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Pressure and the simple mercury barometer

Unpack the unique properties of gases, their kinetic energy, and their ability to exert pressure on surroundings. Understand the connection between temperature, force, and pressure in gases. Learn about atmospheric pressure and its measurement using a barometer. Get to know gas laws and pressure units such as atmospheres, tor, and pascals. Created by Ryan Scott Patton.

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Video transcript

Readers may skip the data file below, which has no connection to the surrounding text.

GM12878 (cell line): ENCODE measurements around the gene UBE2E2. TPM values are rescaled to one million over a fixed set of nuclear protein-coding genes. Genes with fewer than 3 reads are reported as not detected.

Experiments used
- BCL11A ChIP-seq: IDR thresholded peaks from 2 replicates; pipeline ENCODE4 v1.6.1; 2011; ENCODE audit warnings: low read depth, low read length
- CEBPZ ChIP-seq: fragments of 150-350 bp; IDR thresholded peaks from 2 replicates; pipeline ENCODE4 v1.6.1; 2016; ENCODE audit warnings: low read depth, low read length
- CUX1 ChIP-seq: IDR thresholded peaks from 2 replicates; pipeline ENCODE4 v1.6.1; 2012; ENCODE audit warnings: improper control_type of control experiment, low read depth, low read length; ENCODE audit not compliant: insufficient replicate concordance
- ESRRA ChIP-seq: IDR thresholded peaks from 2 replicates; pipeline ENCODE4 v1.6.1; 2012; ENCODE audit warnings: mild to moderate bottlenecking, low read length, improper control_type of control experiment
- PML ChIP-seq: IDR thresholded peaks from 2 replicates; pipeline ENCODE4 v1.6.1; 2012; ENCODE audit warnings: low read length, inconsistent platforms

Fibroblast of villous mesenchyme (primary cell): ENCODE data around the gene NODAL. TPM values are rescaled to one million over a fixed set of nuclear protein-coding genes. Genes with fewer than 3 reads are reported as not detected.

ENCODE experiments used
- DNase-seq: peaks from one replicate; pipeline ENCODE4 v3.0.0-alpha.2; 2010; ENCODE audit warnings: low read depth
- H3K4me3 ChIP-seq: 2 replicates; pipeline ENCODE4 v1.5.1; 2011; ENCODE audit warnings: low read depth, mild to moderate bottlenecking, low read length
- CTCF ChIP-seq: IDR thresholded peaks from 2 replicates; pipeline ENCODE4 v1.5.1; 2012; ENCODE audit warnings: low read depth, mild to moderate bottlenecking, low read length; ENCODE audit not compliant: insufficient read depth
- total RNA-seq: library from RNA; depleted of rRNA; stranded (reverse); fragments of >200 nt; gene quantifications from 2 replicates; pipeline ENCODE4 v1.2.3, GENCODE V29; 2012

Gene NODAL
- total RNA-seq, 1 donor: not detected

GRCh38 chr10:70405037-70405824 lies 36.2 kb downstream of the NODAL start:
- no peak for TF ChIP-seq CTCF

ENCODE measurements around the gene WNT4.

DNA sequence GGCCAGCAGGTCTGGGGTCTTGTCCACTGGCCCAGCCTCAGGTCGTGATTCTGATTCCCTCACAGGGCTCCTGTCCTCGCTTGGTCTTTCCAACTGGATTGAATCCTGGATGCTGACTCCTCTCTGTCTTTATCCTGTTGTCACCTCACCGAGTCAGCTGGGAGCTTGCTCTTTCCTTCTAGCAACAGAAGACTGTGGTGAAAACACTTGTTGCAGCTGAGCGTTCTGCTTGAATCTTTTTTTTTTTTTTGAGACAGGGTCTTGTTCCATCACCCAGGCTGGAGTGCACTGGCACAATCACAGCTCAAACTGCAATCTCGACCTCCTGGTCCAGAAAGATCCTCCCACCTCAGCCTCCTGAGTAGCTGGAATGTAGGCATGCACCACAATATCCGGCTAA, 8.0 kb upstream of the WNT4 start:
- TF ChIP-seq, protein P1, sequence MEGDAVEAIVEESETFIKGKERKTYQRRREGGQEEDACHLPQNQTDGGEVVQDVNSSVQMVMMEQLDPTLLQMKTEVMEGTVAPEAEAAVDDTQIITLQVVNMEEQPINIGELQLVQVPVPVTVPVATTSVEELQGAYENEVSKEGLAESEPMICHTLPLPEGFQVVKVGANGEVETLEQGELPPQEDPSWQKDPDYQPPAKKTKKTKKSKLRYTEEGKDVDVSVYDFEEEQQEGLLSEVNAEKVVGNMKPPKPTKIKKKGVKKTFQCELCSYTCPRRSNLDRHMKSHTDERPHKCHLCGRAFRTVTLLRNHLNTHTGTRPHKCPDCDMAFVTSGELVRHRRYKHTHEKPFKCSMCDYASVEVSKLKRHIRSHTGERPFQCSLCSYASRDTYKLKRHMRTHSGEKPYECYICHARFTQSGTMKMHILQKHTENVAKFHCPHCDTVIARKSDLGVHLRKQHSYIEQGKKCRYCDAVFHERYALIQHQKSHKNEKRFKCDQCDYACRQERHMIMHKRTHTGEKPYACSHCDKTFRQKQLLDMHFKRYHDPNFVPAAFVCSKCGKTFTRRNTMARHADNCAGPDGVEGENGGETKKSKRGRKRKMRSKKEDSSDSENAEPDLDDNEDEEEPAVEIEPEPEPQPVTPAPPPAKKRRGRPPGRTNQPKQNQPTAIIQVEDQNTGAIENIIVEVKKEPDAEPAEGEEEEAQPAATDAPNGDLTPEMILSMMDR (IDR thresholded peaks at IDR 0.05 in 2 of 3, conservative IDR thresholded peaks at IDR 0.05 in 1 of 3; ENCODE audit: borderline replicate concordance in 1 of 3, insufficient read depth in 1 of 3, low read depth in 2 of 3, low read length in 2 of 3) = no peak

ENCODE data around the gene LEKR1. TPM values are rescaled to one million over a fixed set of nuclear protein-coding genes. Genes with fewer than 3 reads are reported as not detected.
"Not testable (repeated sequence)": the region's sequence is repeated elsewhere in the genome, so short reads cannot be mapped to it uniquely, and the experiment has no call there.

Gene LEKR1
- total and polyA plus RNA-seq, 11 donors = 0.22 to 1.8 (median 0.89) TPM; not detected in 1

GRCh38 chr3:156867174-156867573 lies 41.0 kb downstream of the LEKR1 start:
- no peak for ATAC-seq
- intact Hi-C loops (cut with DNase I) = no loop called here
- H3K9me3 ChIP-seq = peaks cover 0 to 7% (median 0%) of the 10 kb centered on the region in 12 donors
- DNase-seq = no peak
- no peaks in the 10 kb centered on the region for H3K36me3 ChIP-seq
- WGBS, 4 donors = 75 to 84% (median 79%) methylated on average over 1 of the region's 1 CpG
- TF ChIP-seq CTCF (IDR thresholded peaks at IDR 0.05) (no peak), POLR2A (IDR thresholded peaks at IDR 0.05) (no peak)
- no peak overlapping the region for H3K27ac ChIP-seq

We typically consider matter to exist in three distinct states. We've got solids, we've got liquids and we've got gases. And of those three, probably the least often considered are gases. And maybe that's because we can't often see or hold gases too well, but it doesn't mean that gases aren't important. In fact, the very air that you're breathing right now is a gas. So the macroscopic, kind of big picture level, the gas phase refers a system in which the molecules don't have a definite shape or volume. So, I've got kind of a cloud of gas here and it doesn't have a shape or volume to it. And at the nitty-gritty, microscopic level, we're talking about a substance with molecules that are freely moving through space. So these particles are moving freely through space. And this means that the energy of their motion, which is their kinectic energy, is greater than the potential energy of the intermolecular forces that might hold these molecules together as a solid. Now, one of the more intuitive properties of a gas is that it exerts pressure on its surroundings. So gas exerts pressure on the surroundings. And for example, when you inflate a balloon the gas inside exerts a pressure on the elastic sides, making them grow taut and then eventually causing them to expand. So what is this pressure that's causing the gas in the balloon to expand? Well, pressure is actually a measure of force per unit area. So what's actually going on here is that the little particles in here are moving around the container. So they have a velocity. They're moving around the container. And when they collide against the container they exert a force on the area of collision. And while one little particle collision might not have a huge amount of pressure, when you think about the huge amount of particles and the huge number of collisions, we pretty easily get enough pressure to fill the balloon. And the neat thing about balloons is we typically don't just fill them up a little bit, we can fill them up a lot. And the more we fill them up the tauter the sides get, indicating that they have more pressure. So what might cause the pressure to increase? Well, according to our little pressure formula here, pressure is directly proportional to the force. So let's think about what would cause the force to increase. We know that force is equal to the mass times acceleration. So if we increase the magnitude of the acceleration, we can increase the force. Because force and acceleration are also directly proportional. That means if we have a greater change in velocity- because that's what acceleration is, it's a change in velocity. So if we have a greater change in velocity during the collision, we can increase the force. And that means that the faster our little particles are moving, the greater the force. And thus the greater the pressure. And if you remember from our last video, we said that temperature was a measure of the average kinetic energy of the particles. So really what we're saying, is that when we increase the temperature, we're increasing the pressure that the gas exerts. So what else might cause the pressure to increase? Well, if the total pressure is the sum of those little individual collisions, more collisions would mean more pressure. But how do we increase the number of collisions? One method might be to add more particles, because more particles means more collisions. So more moles of gas- remember that moles is simply referring to the number of particles. More moles of gas means more pressure. Now we could also increase the frequency of these collisions by making the container smaller. Because the particles would have less space to move around, and would therefore hit the sides of the container more frequently. So if we decrease the volume- If we decrease the space of the container, we're going to increase the pressure. So we can change the pressure of a gas. But how do we measure those changes? Well, a long time ago in 1643 a former student of Galileo named Evangelista Torricelli asked the same question while he was trying to measure the changing pressure of the gas in our atmosphere. And he solved the problem by inventing the Torricellian Barometer. A barometer is a device that measures pressure. And so he took a glass tube, and he filled it up with mercury. So he took a glass tube and he filled it up with mercury. And he quickly flipped the tube over, and he stuck the open end into an open dish of mercury. So he stuck the tube into an open dish of mercury, open end down, and interestingly enough, most of the mercury stayed in the tube. And the mercury stayed in the tube, even though it was trying to flow out, because as it tries to flow out it exerts a pressure on the mercury in the dish, which then causes the mercury in the dish to push upward against the air. And when the pressure of the rising mercury meets the pressure of the atmosphere pushing down on the liquid's surface, the mercury that's in the tube, it can't flow anymore. So the pressure in the atmosphere traps some of the mercury inside the tube. And we see that at sea level the height of the mercury that's left in the column is about 760 millimeters. Now if we were to measure the height of the column on top of a giant mountain, the column would be shorter. Because there isn't as much air pushing down on the open liquid. So more mercury from the column can escape. In fact on the ski slopes of Breckinridge, Colorado, the height of the column would only be about 520 millimeters. So with less weight of the atmosphere pushing down on the surface of the mercury in the dish, more can escape so that the amount in the column is shorter. And in order to get a baseline for comparison, we say that the pressure of the atmosphere at sea level is one standard atmosphere or one ATM And because of a lot of manometers, which are kind of generic devices that measure pressure using mercury, pressure is often measured in millimeters of mercury. Which we know that one atmosphere, because it's at sea level, would equal 760 millimeters of mercury. And in honor of Torricelli, this millimeters of mercury unit is often called a tor. So one atmosphere equals 760 millimeters of mercury, which equals 760 tor. Now because pressure is a measure of force-per-area, and the SI unit for force is the newton, and the SI unit for area is the square meter, we have another unit of pressure which is the newton-per-square-meter. And we call that the pascal. But if we measure the pressure of the atmosphere at sea level in pascal, we get one atmosphere is equal to 101,325 pascals. And so it's worth quickly mentioning pascals, because it might be a unit of pressure that allows us to translate into other standard units, but mostly, because this number is annoyingly large, we typically measure pressure in atmosphere or tor. Especially when we're dealing with the pressure of gases.